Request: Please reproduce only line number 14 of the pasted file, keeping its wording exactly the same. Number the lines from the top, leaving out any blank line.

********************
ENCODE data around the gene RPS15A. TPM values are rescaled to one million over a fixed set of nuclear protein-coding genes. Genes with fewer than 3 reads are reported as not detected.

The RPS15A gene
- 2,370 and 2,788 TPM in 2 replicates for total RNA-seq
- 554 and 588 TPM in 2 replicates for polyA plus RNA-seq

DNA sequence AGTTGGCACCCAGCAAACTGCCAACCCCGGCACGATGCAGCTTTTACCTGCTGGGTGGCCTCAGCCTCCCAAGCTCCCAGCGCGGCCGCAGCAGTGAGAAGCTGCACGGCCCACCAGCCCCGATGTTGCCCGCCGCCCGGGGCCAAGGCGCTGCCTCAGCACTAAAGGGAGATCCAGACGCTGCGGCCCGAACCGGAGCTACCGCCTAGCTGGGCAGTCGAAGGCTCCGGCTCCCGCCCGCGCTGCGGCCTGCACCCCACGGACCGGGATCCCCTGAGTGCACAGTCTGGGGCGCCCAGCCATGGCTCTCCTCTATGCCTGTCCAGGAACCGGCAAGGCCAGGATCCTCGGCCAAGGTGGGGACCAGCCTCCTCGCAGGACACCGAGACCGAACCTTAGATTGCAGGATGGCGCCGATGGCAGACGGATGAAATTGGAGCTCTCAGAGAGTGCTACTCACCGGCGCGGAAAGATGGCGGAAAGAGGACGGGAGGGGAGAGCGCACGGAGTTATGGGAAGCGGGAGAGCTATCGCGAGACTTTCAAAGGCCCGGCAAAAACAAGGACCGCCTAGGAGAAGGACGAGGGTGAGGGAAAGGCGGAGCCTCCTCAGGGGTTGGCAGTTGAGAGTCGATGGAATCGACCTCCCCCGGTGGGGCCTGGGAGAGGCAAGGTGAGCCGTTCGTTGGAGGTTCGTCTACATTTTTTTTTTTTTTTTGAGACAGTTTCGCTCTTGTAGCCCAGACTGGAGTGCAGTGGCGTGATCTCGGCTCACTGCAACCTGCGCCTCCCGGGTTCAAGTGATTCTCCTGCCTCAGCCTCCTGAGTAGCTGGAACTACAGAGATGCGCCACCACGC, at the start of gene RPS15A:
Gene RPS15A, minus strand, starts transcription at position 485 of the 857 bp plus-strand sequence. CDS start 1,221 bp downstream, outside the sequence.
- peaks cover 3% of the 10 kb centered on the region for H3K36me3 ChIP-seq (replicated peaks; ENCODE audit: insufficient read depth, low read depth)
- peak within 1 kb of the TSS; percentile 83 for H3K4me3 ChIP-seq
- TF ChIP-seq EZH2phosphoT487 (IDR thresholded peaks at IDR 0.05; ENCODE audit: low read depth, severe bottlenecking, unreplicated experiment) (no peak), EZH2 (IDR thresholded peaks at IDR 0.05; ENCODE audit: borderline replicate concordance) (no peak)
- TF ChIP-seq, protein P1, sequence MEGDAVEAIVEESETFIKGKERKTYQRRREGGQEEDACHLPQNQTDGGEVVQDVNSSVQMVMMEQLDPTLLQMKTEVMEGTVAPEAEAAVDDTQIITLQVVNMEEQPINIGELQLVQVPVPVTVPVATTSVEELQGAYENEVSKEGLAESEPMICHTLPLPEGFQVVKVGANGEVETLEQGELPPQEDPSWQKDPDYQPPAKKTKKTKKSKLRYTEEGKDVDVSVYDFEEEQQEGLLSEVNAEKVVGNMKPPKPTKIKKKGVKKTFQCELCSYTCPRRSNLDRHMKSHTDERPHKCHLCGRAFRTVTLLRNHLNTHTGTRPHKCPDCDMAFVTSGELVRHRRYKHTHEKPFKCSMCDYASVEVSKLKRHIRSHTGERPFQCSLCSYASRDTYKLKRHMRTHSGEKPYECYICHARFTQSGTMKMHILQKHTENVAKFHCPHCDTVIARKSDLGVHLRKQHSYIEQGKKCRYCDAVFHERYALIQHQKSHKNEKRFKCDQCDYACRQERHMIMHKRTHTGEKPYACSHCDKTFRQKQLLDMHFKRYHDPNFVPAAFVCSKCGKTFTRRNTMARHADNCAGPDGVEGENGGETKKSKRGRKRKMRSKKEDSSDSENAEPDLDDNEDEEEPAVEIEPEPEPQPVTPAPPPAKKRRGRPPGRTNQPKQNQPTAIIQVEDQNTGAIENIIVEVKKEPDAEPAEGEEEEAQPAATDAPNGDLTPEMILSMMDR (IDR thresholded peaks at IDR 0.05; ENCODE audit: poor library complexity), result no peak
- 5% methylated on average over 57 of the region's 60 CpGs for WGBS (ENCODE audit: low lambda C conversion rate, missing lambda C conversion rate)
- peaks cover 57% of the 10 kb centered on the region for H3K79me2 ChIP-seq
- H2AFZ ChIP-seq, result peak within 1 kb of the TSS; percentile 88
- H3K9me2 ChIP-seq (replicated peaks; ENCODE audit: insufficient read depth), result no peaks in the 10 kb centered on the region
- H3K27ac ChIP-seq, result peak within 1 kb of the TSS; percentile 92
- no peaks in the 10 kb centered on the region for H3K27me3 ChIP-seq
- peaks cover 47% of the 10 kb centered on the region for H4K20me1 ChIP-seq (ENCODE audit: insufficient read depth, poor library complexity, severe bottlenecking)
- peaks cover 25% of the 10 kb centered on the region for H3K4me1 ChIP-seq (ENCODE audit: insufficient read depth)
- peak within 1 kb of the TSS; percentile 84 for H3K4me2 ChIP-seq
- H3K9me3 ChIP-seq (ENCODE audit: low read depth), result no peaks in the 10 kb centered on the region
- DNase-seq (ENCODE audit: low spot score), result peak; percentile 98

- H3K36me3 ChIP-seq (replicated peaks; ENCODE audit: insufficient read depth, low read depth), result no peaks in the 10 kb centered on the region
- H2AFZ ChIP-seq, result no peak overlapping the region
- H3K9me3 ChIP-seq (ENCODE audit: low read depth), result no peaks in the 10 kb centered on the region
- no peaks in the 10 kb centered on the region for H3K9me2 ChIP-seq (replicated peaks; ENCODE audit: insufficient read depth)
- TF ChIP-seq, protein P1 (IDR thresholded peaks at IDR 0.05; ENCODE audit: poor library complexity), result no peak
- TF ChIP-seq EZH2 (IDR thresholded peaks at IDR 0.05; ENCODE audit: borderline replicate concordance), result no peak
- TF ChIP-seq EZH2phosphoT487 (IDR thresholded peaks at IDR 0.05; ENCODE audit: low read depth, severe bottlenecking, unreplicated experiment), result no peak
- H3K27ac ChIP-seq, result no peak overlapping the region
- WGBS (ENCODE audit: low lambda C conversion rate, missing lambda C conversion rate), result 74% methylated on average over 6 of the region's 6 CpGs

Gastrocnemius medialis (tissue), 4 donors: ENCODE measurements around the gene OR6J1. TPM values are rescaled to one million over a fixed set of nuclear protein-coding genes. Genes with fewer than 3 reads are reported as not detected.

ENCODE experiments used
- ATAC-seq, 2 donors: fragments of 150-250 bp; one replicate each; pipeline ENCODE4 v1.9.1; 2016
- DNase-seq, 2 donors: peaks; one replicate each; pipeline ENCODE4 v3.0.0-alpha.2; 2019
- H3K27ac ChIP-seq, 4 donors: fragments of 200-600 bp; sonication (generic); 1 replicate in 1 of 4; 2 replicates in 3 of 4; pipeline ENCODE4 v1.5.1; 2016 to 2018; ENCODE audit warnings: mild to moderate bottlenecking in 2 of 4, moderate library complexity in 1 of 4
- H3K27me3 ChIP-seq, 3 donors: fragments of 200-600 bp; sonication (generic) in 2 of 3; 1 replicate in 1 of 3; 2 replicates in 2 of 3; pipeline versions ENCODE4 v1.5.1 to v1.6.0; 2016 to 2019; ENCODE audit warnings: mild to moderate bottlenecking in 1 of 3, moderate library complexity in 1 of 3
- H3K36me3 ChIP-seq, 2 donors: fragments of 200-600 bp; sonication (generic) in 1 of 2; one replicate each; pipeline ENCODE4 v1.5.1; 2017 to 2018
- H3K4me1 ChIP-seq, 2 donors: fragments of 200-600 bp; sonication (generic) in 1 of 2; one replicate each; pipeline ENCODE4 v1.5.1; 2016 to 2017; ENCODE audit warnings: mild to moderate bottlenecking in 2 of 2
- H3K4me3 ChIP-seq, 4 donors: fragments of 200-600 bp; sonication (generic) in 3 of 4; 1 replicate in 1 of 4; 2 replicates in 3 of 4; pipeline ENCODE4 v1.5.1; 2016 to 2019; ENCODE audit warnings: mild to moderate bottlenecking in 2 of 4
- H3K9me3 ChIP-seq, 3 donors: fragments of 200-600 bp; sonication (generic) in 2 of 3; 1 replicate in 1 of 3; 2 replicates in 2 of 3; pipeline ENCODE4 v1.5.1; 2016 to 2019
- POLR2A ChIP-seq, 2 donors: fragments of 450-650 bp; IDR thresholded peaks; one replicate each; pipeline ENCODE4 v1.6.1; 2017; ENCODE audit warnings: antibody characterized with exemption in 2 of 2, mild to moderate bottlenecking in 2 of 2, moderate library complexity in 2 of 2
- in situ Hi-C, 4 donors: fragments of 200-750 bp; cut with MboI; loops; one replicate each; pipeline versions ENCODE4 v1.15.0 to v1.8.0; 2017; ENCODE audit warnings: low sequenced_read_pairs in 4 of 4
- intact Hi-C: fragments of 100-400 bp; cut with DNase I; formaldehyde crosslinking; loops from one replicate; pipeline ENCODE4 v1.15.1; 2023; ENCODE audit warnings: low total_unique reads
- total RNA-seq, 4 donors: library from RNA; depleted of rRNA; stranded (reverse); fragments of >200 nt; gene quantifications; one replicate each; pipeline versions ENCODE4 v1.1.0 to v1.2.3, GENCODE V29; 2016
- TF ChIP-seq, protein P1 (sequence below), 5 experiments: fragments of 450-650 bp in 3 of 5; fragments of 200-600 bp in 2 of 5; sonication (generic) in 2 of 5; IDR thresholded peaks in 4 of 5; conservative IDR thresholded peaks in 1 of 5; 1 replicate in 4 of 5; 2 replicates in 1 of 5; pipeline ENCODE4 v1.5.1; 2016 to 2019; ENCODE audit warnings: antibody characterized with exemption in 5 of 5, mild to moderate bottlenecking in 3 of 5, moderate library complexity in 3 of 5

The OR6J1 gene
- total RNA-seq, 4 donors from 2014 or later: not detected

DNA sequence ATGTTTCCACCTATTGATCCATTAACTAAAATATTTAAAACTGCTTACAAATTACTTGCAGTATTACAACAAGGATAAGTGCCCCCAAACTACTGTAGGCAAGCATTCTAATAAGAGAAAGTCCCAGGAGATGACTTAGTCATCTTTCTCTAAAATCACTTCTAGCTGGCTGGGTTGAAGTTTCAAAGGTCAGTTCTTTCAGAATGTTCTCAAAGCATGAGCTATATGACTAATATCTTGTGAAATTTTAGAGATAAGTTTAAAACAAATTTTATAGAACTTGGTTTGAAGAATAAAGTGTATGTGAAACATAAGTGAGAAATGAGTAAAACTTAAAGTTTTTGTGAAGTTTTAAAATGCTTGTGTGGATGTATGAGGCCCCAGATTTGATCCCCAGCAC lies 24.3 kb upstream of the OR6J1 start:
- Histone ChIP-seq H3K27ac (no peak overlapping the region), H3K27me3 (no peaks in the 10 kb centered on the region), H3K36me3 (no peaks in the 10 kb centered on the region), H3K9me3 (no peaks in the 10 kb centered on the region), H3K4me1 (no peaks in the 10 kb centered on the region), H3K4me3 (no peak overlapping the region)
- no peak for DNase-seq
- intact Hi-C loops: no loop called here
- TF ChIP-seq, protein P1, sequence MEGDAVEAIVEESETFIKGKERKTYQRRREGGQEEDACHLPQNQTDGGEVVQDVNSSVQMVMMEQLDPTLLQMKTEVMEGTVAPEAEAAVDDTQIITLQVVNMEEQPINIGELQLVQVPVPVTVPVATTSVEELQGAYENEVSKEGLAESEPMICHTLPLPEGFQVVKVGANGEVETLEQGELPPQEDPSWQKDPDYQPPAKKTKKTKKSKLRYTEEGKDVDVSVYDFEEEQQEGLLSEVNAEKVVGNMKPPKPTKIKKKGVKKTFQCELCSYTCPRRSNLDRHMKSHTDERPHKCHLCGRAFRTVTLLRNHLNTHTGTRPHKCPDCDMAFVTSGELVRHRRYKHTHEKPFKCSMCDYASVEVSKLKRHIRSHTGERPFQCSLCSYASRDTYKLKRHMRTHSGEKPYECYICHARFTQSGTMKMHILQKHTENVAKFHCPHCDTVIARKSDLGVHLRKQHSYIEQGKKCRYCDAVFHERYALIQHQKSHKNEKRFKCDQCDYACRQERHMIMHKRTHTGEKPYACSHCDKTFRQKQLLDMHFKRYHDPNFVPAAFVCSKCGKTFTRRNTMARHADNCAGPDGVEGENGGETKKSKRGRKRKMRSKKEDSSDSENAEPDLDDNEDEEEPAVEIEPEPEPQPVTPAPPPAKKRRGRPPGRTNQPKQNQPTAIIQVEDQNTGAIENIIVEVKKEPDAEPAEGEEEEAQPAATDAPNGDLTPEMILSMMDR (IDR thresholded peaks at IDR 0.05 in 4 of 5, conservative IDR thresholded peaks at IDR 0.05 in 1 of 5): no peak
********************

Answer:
- H3K9me2 ChIP-seq (replicated peaks; ENCODE audit: insufficient read depth), result no peaks in the 10 kb centered on the region